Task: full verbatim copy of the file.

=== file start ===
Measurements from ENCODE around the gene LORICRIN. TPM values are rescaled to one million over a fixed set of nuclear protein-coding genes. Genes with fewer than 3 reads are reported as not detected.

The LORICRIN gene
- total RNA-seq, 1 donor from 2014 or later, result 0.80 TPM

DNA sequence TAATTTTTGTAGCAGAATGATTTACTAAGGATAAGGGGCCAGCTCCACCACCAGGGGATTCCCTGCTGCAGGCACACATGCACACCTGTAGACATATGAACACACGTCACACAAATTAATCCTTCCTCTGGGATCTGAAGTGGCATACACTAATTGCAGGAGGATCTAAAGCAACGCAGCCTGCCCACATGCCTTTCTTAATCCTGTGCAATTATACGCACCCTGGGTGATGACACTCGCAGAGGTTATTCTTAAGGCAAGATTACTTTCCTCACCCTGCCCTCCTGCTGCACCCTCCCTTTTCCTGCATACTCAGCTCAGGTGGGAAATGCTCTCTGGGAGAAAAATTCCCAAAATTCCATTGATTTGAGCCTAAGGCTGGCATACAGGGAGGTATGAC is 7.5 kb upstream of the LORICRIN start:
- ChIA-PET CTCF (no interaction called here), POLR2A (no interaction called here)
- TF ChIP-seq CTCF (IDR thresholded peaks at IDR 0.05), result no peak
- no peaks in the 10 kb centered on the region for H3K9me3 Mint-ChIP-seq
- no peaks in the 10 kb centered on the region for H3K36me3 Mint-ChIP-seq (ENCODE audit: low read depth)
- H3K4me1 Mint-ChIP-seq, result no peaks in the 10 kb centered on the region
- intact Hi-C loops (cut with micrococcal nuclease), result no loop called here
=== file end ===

Measurements from ENCODE around the gene LORICRIN. TPM values are rescaled to one million over a fixed set of nuclear protein-coding genes. Genes with fewer than 3 reads are reported as not detected.

The LORICRIN gene
- total RNA-seq, 1 donor from 2014 or later, result 0.80 TPM

DNA sequence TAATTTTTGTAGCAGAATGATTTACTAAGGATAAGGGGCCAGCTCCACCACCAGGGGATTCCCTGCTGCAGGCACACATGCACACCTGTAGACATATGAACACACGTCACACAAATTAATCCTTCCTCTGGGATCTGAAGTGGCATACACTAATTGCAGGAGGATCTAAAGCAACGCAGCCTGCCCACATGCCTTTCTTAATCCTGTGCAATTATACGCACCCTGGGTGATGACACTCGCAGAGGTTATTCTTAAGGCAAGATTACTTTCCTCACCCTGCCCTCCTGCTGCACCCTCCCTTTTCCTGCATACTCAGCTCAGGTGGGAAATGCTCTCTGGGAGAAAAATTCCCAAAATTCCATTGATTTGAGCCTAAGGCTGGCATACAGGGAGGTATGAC is 7.5 kb upstream of the LORICRIN start:
- ChIA-PET CTCF (no interaction called here), POLR2A (no interaction called here)
- TF ChIP-seq CTCF (IDR thresholded peaks at IDR 0.05), result no peak
- no peaks in the 10 kb centered on the region for H3K9me3 Mint-ChIP-seq
- no peaks in the 10 kb centered on the region for H3K36me3 Mint-ChIP-seq (ENCODE audit: low read depth)
- H3K4me1 Mint-ChIP-seq, result no peaks in the 10 kb centered on the region
- intact Hi-C loops (cut with micrococcal nuclease), result no loop called here